If you’ve been jonesing for more Morrowind, then you don’t need me to tell you to try Tribunal.But for those of you who were a bit turned off by Morrowind, Tribunal might be just the thing.It won’t make the vast options of the basic game any more accessible but it offers a similar experience in a smaller format.Morrowind may have had enough content to make an expansion pretty redundant, but the tighter focus of the expansion helps create an intensity that wasn’t as well sustained in the base game.Although the few cameos of people you heard about but never met are neat, it’s the big revelations that really sell the title.Some of the legends of Morrowind finally make their entrance here in aspects both splendid and terrifying.The dead house of your heritage is beat once again here but with just the right amount of mystery to make it seem barely obnoxious.Reviewed by IGN Staff
June 16, 2003
Bethesda’s offered up a really nice treat to Morrowind fans.
Though I liked Tribunal alright, it seemed to change the overall approach of the main game a bit too much for my liking.Bloodmoon makes its own changes to the game, of course, but rather than changing the overall thrust of the game, it merely adds a brand new area (complete with plenty of story elements) in which you partake in the kinds of things that made Morrowind so fun to begin with.I finished the main story of Bloodmoon in a few days but there’s much more to be discovered lurking about in the corners of the expansion.Reviewed by Charles Onyett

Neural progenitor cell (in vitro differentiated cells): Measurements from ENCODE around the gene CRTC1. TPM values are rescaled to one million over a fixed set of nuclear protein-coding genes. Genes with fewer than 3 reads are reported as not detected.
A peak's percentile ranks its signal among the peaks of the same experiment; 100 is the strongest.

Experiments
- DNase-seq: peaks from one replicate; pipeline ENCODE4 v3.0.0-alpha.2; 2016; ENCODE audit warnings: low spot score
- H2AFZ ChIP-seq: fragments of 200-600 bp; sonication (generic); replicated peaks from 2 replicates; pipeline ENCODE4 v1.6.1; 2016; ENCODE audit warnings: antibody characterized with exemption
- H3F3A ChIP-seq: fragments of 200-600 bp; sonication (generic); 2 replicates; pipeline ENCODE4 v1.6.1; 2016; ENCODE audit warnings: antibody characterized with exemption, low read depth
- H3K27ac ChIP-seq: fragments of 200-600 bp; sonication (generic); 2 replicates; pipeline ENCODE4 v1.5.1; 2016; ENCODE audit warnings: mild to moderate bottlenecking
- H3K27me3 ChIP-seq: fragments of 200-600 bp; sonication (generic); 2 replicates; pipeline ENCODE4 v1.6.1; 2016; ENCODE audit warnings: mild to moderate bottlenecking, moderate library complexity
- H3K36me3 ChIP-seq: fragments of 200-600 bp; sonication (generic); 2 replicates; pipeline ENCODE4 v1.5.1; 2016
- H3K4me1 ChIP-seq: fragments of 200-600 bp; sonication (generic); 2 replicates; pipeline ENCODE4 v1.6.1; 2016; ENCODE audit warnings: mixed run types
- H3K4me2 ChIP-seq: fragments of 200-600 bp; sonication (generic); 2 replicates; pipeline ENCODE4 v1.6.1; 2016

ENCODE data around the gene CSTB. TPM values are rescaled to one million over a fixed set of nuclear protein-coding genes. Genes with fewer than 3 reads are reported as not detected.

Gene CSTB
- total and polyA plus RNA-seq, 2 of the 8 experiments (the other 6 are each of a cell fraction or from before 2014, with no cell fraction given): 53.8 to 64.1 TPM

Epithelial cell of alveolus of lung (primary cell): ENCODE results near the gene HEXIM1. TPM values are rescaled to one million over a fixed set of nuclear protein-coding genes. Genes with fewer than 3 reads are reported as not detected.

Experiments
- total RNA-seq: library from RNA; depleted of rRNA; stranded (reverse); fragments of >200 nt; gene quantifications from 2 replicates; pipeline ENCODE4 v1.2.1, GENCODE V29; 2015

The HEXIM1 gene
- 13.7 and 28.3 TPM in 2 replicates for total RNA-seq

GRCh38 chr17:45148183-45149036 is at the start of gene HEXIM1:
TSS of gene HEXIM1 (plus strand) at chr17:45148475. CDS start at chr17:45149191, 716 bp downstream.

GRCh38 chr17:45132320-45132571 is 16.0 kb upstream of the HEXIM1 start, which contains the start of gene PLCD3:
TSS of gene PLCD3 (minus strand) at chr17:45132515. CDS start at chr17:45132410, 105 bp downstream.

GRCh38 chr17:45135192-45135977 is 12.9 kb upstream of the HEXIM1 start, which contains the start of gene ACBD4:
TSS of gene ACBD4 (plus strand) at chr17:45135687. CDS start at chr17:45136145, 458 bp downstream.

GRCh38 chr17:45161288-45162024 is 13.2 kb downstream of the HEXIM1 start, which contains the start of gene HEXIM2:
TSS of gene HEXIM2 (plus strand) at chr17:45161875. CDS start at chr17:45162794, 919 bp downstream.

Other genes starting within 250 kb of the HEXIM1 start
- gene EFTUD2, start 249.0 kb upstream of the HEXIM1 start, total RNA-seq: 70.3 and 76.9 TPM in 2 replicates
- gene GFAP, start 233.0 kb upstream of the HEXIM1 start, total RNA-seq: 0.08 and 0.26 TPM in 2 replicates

March 24, 2006
I’ve done enough blabbering and hairsplitting.
Is the Elder Scrolls IV worth a purchase? Definitely.If you checked the Xbox 360 page, you’ll notice it got the same score as this version.If you’re an RPG fan, it’s an incredible experience.If you regularly beat RPG fans with hockey sticks, you should still try this one out.
It’s got combat issues, the hotkey system could have been implemented better and some may be ticked off by the environmental loading stutters.Also, keep in mind your loading times aren’t going to be seamlessly smooth unless you’re playing on a high-end rig.For most gamers with mid-range PCs, you’re going to experience hitches.PC gamers get the benefit of the Elder Scrolls IV Construction Set, a big asset for modders looking to expand their Oblivion experience beyond the scope of what Bethesda envisioned.